Fantasy is a very human response to real life. We seek alternatives and contrast to the typical environments we inhabit. We immerse ourselves in the implausible and never cease attempting to make the impossible possible. Fantasy transforms the mundane, everyday ritual of living space into a playful terrain that allows for new forms of social interactivity and emotive fulﬁ llment. One of the most powerful spatial manifestations of this raw need is Disneyland, an ingenious eff ort at organizing fantasy into marketed reality. This empire of escapism has spread globally and now serves as an icon of a utopic leisure landscape. Within the United States, there are now more than 400 ‘Disneyesque’ amusement parks and, if we are to look at Europe, we would ﬁ nd 300 such parks scattered across its terrain. This is a huge moneymaking enterprise, having generated an estimated 4.3 billion euros (5.3 billion dollars) in total revenue in Europe alone and contributing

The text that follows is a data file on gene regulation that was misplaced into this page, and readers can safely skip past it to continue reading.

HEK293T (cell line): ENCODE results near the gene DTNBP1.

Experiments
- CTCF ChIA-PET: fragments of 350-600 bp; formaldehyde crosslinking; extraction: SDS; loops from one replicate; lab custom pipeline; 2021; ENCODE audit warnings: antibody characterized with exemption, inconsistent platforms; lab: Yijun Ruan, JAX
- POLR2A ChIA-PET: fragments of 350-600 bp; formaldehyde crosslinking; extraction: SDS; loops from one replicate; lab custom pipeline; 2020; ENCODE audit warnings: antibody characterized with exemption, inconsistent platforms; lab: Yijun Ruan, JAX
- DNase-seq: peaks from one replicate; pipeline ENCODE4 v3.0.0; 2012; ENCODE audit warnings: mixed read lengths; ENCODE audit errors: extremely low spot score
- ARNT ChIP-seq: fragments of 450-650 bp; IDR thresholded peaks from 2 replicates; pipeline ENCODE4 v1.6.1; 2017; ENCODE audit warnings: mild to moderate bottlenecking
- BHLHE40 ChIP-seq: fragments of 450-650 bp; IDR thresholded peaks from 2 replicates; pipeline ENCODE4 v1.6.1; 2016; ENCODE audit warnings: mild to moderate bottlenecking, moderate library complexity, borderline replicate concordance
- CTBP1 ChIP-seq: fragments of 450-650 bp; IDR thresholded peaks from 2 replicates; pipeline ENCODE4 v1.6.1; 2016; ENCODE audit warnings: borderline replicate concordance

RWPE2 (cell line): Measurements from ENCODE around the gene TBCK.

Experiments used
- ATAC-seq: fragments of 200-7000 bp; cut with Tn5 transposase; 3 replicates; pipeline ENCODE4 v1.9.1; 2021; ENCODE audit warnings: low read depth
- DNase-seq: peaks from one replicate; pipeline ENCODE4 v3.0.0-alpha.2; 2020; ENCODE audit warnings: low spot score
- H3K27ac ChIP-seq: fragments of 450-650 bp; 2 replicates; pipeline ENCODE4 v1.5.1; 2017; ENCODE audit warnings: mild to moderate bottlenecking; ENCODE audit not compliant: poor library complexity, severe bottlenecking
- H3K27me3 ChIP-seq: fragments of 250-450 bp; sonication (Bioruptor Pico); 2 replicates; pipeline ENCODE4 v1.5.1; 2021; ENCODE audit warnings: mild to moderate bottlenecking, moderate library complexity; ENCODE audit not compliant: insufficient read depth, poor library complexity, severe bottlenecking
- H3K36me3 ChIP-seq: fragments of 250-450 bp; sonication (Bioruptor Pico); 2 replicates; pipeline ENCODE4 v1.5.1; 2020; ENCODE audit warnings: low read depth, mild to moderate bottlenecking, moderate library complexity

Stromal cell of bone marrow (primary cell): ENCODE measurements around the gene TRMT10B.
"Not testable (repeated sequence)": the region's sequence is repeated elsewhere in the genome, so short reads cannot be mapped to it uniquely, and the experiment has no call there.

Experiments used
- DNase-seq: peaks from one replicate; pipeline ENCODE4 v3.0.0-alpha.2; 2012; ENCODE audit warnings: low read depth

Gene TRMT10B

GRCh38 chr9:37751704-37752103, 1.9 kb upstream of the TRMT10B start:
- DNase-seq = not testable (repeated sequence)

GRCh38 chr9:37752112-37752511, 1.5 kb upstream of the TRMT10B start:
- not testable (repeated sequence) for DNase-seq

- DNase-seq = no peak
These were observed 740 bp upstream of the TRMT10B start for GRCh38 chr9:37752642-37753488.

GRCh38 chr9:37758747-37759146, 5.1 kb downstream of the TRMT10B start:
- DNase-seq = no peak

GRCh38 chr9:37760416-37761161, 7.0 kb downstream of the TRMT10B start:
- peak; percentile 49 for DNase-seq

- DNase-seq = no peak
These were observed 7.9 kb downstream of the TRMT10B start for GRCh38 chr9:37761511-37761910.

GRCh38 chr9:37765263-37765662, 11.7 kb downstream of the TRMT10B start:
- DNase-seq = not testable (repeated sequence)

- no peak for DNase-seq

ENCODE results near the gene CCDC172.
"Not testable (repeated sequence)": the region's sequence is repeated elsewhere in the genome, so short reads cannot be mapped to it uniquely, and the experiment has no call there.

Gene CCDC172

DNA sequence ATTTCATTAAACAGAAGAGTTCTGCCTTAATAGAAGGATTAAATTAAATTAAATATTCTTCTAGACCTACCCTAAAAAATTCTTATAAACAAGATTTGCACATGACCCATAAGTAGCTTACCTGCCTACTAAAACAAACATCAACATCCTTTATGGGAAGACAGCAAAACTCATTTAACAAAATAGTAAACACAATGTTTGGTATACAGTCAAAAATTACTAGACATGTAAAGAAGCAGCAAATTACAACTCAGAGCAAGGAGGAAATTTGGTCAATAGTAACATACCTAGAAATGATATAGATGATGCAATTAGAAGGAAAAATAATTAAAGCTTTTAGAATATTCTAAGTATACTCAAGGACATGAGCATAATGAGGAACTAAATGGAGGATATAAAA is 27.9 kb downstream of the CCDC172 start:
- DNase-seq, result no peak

approximately 8.6 billion euros (10.6 billion dollars) to the European economy in 2008 (International Association of Amusement Parks and Attractions, 2013). Even the emerging markets have jumped on the bandwagon, in spite of their economic slowdown and continuing issues with infrastructure. At least eight theme parks have opened or are scheduled to open in West Africa alone since 2000 (Hinshaw, 2011). As their youth populations grow and demand novel terrains to experience leisure, Malaysia, China, India, and others are well down the line to embracing this new fantasy environment.